If true, it is the first time an animal has been sent from the enclave to ignite fires
Israel claims Gazans sent 'falcon' with flaming device into Israel
Palestinians have used kites, balloons and condoms to launch incendiary devices into Israel in recent months. Now, Isreal claims they have used a bird.
According to an uncorroborated claim by the Israeli authorities, Gazans attached a device at the end of a steel wire to the talons of a falcon on Monday and launched it with the aim of flying the kestrel into Israeli territory.
If confirmed, it would represent the first time that Gazans had used an animal in an attempt to drop the burning devices on Israeli territory.
The Israeli Nature and Parks Authority say the bird was discovered dead in a tree near the border with the coastal enclave, which has been crippled through a wide economic siege since 2007.
There was no comment from Palestinian authorities in Gaza regarding the claims.
“Apparently it’s not enough to destroy nature with kites,” the Israel Defense Ministry unit that deals with the Palestinians tweeted. “Now falcons are being used for terror as well.”
The falcon was reportedly equipped with a harness, which suggested that it was a trained hunting bird. It was also found near a fire that the authorities said had started in the nearby Besor National Park.
The Israeli body said it is considering an international complaint about the alleged use of an animal for what it deemed as “terrorism”.
Animals have long played a role in the Israel-Hamas conflict in Gaza. In 2015, Hamas claimed to have captured a dolphin being used as an Israeli spy off of its coast. Other Arab foes of Israel have accused the country of using animals to spy. In 2010, Saudi Arabia said a vulture fitted with a GPS transmitter was an operative of the Mossad spy agency.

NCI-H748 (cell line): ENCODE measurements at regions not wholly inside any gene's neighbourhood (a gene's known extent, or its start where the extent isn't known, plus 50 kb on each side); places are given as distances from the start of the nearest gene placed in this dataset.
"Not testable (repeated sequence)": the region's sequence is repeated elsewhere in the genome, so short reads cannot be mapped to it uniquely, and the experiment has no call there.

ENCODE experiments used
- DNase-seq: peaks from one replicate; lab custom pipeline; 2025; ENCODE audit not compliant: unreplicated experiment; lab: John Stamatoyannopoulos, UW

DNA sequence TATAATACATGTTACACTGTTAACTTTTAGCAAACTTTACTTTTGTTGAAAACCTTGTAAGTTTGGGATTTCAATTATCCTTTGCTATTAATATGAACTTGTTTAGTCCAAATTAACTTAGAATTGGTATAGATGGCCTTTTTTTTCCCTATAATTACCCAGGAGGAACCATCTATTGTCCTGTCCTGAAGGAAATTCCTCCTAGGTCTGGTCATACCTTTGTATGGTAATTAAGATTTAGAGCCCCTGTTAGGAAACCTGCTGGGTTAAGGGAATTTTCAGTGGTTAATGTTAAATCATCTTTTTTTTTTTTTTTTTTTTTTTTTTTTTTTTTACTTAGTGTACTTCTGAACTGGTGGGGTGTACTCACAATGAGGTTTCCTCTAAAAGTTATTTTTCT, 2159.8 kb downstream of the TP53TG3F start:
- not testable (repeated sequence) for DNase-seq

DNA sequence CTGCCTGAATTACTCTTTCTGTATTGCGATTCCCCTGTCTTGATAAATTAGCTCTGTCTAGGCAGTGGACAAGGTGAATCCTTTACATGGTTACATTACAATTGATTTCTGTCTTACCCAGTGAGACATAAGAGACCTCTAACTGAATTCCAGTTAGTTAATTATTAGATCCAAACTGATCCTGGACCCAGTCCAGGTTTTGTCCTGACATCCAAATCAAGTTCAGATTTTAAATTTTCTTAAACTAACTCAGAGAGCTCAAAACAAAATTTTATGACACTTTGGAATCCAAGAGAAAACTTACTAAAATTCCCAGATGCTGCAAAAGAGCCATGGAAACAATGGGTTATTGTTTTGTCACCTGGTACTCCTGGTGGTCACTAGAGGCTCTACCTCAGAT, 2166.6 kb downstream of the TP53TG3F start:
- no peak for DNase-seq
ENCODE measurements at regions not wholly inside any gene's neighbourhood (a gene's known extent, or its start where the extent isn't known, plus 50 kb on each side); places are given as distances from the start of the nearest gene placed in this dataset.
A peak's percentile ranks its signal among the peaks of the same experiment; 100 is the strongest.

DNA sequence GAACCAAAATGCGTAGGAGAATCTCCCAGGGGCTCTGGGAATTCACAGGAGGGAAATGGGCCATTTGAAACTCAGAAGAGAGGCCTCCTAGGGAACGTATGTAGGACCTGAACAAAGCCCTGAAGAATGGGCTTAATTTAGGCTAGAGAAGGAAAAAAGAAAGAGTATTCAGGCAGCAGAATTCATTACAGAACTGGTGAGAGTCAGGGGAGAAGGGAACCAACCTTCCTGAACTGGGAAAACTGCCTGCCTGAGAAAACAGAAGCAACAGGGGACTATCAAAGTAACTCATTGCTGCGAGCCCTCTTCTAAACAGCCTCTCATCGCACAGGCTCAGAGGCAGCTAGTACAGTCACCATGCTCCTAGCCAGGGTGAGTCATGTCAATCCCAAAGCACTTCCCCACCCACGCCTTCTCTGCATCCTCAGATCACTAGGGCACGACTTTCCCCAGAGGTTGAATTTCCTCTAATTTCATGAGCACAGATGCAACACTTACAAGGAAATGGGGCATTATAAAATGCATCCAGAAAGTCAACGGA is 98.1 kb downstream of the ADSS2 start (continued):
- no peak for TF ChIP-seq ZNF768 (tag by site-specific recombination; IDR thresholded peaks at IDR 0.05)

Since March 30, when a series of weekly protests against Israeli crimes began in the territory, Palestinians began launching rags doused in fuel to flying devices. Israel says the kites and balloons have caused wide-scale damage, burning some 7,000 acres, to southern Israeli land as its military has been unable to prevent them crossing the border.
Israel’s has responded with force to the new tactic, conducting air strikes against “squads” it says are responsible for the low-cost devices being flown into Israel.
It has also cut off fuel deliveries into Gaza through the crossing it controls into the territory, a move that Gazan factions warned would have dire consequences for Israel. The enclave, which hosts around two million people, already has a severe fuel shortage and only receives around four hours of electricity per day.
In the protests, Israel killed more than 120 Palestinians, many who were peaceful and were located far from the enclave’s border fence with Israel. The Israeli military largely aimed at the lower limbs of protesters in a bid to maim them. Hospitals in the enclave reported many cases of paralysed and wounded protesters, some who will not be able to walk for months, even years.